How to Help a Teen with Diabetes Burnout

Diabetes can be overwhelming, especially for teens.

All July, the Joslin Blog is highlighting stories about taking care of yourself emotionally. This story was originally posted on March 3, 2014.

Growing up with type 1 diabetes adds an extra burden of responsibility to an already overwhelmed teen. In many cases, these teens have had to deal with insulin injections, carb counting, and the fear of overnight lows for years. It’s very likely that at some point, they’ll just want to quit. But type 1 diabetes isn’t like Girl Scouts or soccer or any interest a teen might outgrow. Throw into the mix shifting blood glucose numbers and social issues related to being different from peers, and frustration with the situation can lead to something called diabetes burnout.

Anyone with diabetes is subject to burnout—this isn’t a phenomenon unique to being a teenager. But in these cases parents may mistakenly read the situation as a form of rebellion.

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Joslin Communications Internship Opportunities

Come be a part of our team! Joslin Diabetes Center Communications Department is looking for two interns for the fall semester.

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Hunger Scales: Recognizing Hunger as a Tool for Weight Management

All July, the Joslin Blog is highlighting stories about taking care of yourself emotionally. This story was originally posted on Feb. 28, 2011.

This guest post is written by Amanda Kirpitch, M.A., R.D., C.D.E., L.D.N.

“Eating in a developed country like the United States becomes a social, business, and family event, an act of pleasure, that goes far beyond the ingestion of necessary nutrients to sustain life.”  Kennedy and Blaylock, Economic Food Choices, and Nutrition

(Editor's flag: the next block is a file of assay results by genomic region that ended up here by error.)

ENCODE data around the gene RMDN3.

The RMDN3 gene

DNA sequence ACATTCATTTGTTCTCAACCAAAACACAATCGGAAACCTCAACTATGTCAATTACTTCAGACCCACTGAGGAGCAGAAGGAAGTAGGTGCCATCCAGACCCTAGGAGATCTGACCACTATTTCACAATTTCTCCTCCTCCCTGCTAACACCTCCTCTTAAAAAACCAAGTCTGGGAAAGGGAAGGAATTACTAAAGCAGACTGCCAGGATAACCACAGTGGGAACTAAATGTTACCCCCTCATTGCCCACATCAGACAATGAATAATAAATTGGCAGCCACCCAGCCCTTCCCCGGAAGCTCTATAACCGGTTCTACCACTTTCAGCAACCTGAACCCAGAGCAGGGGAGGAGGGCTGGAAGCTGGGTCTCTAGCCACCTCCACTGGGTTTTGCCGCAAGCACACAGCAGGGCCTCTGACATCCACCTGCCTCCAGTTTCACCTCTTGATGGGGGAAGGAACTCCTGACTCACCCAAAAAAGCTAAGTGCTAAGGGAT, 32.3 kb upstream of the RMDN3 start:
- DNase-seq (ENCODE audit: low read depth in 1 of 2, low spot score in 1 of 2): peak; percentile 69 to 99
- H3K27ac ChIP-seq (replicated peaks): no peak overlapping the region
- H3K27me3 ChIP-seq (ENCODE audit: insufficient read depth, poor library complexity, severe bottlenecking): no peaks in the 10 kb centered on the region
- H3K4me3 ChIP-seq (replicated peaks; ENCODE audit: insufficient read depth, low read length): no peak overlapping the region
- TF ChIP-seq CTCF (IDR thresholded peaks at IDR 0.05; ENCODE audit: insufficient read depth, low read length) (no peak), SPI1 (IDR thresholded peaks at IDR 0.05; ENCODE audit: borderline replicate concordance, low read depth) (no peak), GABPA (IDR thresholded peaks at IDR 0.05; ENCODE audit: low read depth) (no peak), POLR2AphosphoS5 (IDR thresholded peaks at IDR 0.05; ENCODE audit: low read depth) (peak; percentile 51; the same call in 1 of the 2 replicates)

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Amanda Kirpitch, MA, RD, CDE, LDN is a nutrition educator in the Joslin Clinic at Joslin Diabetes Center. She works with individual patients, as well as patients enrolled in the Center’s weight management programs.

Over time, we may to lose our ability to recognize hunger.  This may be a result of the various reasons we eat that have nothing to do with hunger- we eat for pleasure, stress, boredom, or just because the food is there.  Many people struggle with cravings for foods that may trigger a particular memory or just plain taste delicious- these foods tempt us, healthy or not.

In the Joslin Clinic, one of our goals as providers is to help people get back in touch with their bodies and their true need for food.  We do this using hunger scales.

The use of hunger scales does not guarantee one will never overeat again.  In fact, many theories on the use of hunger scales encourage people to push the limit a little – whether that be once per week or once per day to discover what we like to call “wiggle room” (or boundaries).  The goal in assessing hunger is to become more mindful of our meals and snacks in an effort to curb overall excess and control weight.

If a person is hungry, that person will not succeed in weight loss.  He or she may be able to suppress urges of hunger for a short period of time, but ultimately the body’s desire for food will win over the physical willpower one may pursue.

We use hunger scales to help people realign their eating with their body’s cues for what is needed for energy.  If someone is always eating at the level of a 10 (stuffed), then they are likely eating more than what is required by the body and will likely gain weight.

Someone who is restricting and never becoming full throughout the day may find themselves eating in excess when they become excessively hungry at the end of the day.

The goal is to eat fairly often (about every 3-5 hours), having your meals or snacks no longer than 1 hour after you start to become hungry (thus eating at a hunger level of  about 3)  Then you want to eat until to you are somewhere between comfortable and full (between 5 and 7).